Headlights Now the Law on Main Alaskan Highways
Road signs are being added to all four main highways in Alaska.
After the recent death of a Girdwood man along Seward Highway, Alaska now has an official record of 41 deaths resulting from 37 fatal crashes on the road. The Department of Transportation and Public Facilities identified 4 reasons behind it: Engineering, Education, Enforcement, and Emergency Response. Therefore as a response, the department has been busy reminding drivers of the importance of using headlights by spreading signs across Alaska’s main roads.
“This isn’t about writing people tickets,” said Captain Hans Brinke, Commander of B Detachment. “It is about safety. Having lights on allows oncoming traffic to see your vehicle and take appropriate action. Driving with headlights on is one thing motorist can do to reduce the odds of a head on collision.”
The Alaska State Troopers also remind the public of the basic road safety measures that should be conscientiously followed by motorists to avoid more accidents on highways.
Director of the Alaska State Troopers, Col. Keith Mallard, advised Alaskans to always to their part by observing safety precautions such as wearing of seatbelts and ensuring the other passengers to do the same as well.
“…drive your car as if someone you cared about was in the cars around you. It costs us nothing to operate our cars in a safe manner, but could cost us everything if we do not,” he added.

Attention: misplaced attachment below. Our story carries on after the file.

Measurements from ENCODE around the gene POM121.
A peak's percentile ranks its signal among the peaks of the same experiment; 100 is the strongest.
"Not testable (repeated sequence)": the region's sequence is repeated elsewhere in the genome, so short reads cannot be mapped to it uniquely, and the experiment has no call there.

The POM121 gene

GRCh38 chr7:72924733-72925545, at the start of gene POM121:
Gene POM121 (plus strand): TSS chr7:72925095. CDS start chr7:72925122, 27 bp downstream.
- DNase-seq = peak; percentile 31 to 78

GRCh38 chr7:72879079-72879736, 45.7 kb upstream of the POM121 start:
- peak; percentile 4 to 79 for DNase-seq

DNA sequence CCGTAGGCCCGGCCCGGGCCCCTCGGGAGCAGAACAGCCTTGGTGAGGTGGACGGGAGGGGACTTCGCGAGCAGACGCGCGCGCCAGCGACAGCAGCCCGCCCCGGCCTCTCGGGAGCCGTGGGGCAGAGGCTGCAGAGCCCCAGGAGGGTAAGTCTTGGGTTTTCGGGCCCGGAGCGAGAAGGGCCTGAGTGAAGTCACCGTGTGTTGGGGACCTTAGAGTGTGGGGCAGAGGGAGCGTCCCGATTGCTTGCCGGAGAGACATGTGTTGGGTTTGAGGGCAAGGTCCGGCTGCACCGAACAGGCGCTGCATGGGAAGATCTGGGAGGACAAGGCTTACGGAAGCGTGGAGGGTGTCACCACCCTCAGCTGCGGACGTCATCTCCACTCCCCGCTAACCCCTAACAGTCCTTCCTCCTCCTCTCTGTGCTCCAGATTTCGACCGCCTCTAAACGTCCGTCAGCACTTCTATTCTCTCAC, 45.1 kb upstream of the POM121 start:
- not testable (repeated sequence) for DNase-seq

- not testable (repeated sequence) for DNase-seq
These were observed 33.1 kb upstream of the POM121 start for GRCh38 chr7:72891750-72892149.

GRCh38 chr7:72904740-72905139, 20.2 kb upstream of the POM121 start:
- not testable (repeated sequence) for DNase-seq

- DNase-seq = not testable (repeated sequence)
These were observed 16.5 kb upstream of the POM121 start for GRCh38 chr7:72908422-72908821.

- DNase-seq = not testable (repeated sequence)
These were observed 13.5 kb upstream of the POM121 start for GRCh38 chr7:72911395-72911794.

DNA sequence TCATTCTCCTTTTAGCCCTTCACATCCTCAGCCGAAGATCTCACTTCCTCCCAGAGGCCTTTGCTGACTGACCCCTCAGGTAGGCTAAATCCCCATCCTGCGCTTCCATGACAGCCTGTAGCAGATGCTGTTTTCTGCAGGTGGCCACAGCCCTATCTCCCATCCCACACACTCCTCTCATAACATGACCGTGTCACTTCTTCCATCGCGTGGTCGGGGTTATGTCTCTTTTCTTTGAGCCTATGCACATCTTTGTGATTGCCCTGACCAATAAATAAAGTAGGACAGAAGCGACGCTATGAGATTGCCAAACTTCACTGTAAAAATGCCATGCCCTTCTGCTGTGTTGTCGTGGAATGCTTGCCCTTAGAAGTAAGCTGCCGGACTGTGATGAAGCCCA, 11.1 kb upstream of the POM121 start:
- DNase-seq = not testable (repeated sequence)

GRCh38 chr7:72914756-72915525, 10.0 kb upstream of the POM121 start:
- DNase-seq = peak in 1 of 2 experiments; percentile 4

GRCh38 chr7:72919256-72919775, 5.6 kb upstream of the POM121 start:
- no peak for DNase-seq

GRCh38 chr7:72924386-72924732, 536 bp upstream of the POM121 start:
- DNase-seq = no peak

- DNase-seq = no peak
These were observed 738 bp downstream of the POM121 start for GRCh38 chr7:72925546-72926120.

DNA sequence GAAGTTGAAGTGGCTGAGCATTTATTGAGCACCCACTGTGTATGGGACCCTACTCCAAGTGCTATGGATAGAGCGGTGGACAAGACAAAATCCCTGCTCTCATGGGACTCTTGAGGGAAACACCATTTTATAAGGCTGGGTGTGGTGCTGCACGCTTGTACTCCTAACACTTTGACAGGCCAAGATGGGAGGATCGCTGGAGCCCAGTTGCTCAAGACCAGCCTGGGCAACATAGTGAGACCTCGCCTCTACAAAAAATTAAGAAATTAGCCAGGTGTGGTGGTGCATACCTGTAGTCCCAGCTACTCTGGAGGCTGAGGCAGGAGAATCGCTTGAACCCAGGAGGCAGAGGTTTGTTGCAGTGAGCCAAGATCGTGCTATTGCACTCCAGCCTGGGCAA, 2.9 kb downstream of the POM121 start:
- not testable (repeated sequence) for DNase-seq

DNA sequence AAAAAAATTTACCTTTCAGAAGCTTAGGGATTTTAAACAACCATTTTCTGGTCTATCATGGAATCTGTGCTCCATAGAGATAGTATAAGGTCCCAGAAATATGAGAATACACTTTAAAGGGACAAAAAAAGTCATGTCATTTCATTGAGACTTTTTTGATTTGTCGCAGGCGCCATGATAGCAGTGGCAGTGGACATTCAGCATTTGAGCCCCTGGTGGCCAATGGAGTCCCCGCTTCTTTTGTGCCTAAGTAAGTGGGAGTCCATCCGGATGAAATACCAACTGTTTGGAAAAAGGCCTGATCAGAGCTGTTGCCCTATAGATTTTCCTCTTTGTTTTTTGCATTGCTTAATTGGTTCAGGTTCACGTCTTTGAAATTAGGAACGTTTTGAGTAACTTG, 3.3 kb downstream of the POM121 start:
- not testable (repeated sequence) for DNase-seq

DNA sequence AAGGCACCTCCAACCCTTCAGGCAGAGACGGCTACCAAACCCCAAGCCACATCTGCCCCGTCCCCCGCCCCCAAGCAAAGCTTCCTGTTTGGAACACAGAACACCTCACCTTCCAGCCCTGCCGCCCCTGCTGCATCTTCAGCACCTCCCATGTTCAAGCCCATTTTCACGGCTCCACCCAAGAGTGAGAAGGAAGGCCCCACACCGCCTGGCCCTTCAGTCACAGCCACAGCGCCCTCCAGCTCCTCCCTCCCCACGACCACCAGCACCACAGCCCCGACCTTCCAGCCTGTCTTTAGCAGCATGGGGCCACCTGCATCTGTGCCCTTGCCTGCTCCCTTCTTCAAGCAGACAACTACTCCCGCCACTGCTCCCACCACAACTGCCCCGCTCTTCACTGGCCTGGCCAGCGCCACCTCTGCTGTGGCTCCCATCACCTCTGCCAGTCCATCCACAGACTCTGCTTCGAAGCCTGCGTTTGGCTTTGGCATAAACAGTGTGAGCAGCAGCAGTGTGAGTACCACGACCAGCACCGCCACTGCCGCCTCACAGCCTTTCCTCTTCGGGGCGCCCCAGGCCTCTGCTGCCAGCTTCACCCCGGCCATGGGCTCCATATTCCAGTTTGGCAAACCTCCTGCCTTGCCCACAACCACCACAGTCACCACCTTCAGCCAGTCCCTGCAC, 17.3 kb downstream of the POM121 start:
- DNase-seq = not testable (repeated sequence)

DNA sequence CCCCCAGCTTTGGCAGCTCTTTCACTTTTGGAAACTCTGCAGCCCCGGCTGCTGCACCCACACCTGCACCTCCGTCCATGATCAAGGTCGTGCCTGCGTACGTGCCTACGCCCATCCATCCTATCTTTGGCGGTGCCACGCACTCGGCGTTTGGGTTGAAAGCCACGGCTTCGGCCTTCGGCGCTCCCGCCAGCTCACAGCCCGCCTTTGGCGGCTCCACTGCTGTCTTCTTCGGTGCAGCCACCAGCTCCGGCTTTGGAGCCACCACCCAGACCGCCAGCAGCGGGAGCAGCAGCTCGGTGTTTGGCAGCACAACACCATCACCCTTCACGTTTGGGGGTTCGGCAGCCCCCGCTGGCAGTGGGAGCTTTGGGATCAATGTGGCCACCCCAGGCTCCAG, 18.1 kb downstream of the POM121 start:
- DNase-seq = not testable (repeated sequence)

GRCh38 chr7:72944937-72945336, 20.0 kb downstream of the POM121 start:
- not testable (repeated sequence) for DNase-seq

A lot of Alaskans are aware that with the entry of summer comes the increase of traffic and commute times. As a responsible driver, one should anticipate the possibility of increase road accidents as well. During the recent road fatalities in the state, about 50% of those who died in accidents concerning the proper usage of seatbelts were not wearing seatbelts when the accidents happened.
In Alaska, code now requires headlights to be utilized on all roadways with posted signs requiring the use of headlights.
“Motorists in Alaska must drive with headlights on where a roadway is posted to do so.
13 AAC 04.010. When lights are required
(a) Every vehicle traveling on a highway or other vehicular way or area within the state must illuminate lights
(1) between one half hour after sunset and one half hour before sunrise; or
(2) at any other time when, because of insufficient light or other atmospheric conditions, persons or vehicles on the highway are not clearly discernible at a distance of 1000 feet.
(b) Stop lights, turn signals, and other signaling devices must be illuminated as required by this chapter.
(c) Every vehicle traveling on a highway or vehicular way or area must illuminate lights when traveling on any roadway that is posted with signs requiring the use of headlights.
(d) For the purposes of (c) of this section, lights include low intensity headlights and daytime running lamp devices that meet the standards in 49 C.F.R. 571 (revised as of August 29, 1996), if the headlights are not otherwise required under (a)(1) or (2) of this section.”
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